Morphine is a narcotic pain reliever used to alleviate moderate to severe pain. Morphine comes in two different forms: short-acting and extended-release. The short-acting morphine is used as needed, while the extended-release form relieves pain over a 12- to 24-hour period. Morphine has the potential to be habit-forming and should be used exactly as prescribed by your medical doctor.
Inpatient and outpatient rehabilitation options are available for morphine addiction, and both can be very effective. In-patient treatment is the best option for individuals with severe addictions. Some of the benefits of in-patient treatment include the following:
Residential rehab programs typically offer a 30-, 60-, or 90-day program. With each program, you will receive quality treatment that includes detoxification, counseling, therapy and aftercare. Detox, the process of cleansing your body of morphine, can have adverse side effects; however, your treatment team will be with you to make the detoxification process as painless as possible.
Once you are medically stable, you can begin healing emotionally and psychologically. Counselors and therapists will work with you both one-on-one and in group settings. You will talk about struggles, accomplishments, underlying causes of your addiction and fears. You will learn how to identify and cope with triggers to use morphine, and you will come up with a plan for when you encounter a situation in which you may be tempted to use morphine again.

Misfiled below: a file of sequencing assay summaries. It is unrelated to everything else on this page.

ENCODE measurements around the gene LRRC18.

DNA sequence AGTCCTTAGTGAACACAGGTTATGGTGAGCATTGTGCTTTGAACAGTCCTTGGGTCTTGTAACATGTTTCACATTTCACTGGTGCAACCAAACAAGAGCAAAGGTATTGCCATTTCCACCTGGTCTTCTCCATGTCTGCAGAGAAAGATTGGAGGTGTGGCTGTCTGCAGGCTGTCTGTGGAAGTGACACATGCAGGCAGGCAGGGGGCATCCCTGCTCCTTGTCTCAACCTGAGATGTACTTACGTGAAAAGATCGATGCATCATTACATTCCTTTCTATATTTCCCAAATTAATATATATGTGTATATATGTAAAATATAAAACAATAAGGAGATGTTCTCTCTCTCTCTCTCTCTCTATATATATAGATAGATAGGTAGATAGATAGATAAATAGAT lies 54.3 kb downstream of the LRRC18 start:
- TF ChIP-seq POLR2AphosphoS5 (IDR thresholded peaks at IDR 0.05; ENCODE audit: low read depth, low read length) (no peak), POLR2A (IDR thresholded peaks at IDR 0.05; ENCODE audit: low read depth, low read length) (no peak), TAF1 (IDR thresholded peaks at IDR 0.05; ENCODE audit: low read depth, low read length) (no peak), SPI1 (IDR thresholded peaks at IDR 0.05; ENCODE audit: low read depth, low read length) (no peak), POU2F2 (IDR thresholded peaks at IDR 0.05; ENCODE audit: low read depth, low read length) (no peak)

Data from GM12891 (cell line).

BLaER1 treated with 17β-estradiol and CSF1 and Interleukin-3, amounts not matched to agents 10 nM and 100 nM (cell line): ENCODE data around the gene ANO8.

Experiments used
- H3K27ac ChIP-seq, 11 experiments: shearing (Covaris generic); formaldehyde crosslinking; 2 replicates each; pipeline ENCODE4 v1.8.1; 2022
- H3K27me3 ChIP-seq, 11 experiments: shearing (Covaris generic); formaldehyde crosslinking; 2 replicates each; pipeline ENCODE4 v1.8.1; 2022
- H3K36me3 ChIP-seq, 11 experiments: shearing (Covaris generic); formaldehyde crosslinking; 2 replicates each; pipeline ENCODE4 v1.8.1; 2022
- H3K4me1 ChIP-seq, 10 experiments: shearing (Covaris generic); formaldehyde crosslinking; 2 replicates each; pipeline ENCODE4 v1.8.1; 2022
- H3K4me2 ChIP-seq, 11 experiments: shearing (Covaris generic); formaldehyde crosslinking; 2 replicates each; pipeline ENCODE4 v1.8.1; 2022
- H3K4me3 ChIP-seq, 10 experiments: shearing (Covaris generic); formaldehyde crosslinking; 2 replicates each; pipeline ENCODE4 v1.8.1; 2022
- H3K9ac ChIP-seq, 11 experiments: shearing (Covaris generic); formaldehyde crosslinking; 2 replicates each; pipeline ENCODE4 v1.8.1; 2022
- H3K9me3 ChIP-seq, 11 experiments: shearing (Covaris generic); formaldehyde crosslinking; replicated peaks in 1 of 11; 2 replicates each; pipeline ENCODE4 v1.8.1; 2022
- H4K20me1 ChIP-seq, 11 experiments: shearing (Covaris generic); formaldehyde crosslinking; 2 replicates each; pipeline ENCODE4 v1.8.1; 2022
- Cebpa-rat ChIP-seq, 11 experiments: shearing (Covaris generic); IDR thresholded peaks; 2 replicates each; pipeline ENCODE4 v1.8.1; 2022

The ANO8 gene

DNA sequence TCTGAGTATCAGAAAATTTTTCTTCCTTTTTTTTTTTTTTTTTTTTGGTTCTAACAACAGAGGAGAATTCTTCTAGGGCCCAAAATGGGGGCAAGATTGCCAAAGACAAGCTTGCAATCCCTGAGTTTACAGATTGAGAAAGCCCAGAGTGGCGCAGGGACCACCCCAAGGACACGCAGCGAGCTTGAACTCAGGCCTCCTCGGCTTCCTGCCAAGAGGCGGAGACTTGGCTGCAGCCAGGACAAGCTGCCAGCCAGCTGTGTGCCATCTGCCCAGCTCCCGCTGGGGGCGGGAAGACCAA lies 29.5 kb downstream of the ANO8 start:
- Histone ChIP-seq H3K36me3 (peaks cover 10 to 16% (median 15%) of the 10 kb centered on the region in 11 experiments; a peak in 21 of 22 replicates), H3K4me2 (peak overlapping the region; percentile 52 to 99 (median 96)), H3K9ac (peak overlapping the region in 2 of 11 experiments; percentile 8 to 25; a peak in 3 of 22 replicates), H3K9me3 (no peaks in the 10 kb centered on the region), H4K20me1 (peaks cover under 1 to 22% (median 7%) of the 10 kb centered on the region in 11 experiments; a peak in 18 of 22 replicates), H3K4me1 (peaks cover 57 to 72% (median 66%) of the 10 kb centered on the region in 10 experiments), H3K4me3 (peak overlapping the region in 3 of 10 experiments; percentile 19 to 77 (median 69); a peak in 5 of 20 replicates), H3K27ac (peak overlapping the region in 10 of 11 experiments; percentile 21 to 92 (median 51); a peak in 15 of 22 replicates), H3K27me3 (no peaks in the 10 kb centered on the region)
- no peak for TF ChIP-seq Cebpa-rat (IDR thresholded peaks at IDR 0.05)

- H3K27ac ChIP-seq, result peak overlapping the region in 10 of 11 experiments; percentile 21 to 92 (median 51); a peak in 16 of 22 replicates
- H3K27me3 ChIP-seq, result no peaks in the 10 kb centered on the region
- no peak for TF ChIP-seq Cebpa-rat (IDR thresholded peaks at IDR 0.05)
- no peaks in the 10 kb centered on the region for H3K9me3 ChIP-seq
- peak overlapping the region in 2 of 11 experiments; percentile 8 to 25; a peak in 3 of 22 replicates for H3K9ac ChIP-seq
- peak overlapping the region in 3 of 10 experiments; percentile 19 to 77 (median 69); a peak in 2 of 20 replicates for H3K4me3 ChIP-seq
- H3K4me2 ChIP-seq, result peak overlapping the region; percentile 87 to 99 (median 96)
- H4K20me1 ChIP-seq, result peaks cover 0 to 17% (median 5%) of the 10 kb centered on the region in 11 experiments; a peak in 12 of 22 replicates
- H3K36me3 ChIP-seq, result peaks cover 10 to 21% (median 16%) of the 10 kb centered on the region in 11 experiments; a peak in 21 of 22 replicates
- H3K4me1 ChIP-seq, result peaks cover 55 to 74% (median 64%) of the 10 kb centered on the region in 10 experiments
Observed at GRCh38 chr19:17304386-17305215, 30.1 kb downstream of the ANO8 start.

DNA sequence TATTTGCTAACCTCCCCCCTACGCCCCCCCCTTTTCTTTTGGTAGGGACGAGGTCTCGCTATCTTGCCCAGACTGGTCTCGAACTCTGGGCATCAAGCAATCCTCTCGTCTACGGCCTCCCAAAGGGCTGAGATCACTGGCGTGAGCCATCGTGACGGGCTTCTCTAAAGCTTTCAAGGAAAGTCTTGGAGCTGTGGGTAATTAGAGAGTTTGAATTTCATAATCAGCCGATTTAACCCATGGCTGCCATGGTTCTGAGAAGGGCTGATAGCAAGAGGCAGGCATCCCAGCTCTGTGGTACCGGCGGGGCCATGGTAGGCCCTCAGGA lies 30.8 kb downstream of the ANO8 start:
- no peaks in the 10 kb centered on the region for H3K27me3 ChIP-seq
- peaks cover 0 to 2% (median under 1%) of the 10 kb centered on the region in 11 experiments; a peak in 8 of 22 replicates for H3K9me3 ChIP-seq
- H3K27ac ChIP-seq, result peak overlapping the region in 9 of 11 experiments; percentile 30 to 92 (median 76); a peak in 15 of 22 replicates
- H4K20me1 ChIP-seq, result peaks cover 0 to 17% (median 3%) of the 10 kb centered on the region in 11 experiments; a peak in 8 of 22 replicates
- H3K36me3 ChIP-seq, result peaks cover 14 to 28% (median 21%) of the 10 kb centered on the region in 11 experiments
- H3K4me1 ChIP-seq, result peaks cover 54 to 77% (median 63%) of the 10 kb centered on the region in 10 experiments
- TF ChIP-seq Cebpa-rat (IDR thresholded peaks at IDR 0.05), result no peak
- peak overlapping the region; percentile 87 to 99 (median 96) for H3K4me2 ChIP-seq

Aftercare provides you with a place of encouragement and accountability after treatment. No matter what length of stay you choose, you will receive quality treatment. If you recognized your addiction early on, you may only need to stay for the 30-day period. If your addiction is severe, the 90-day program is most likely the better option. A follow-up study published in 2003 in the Journal of Substance Abuse Treatment found that individuals who received longer treatment for their addiction were more successful in maintaining their sobriety after a five-year period than were individuals who received shorter treatment. Therefore, the 90-day treatment option may be the best option.
If you are struggling with a morphine addiction, call our toll-free helpline today. We are available 24 hours day, seven days a week to help you find a quality treatment program and guide you as you decide which treatment option is best for you.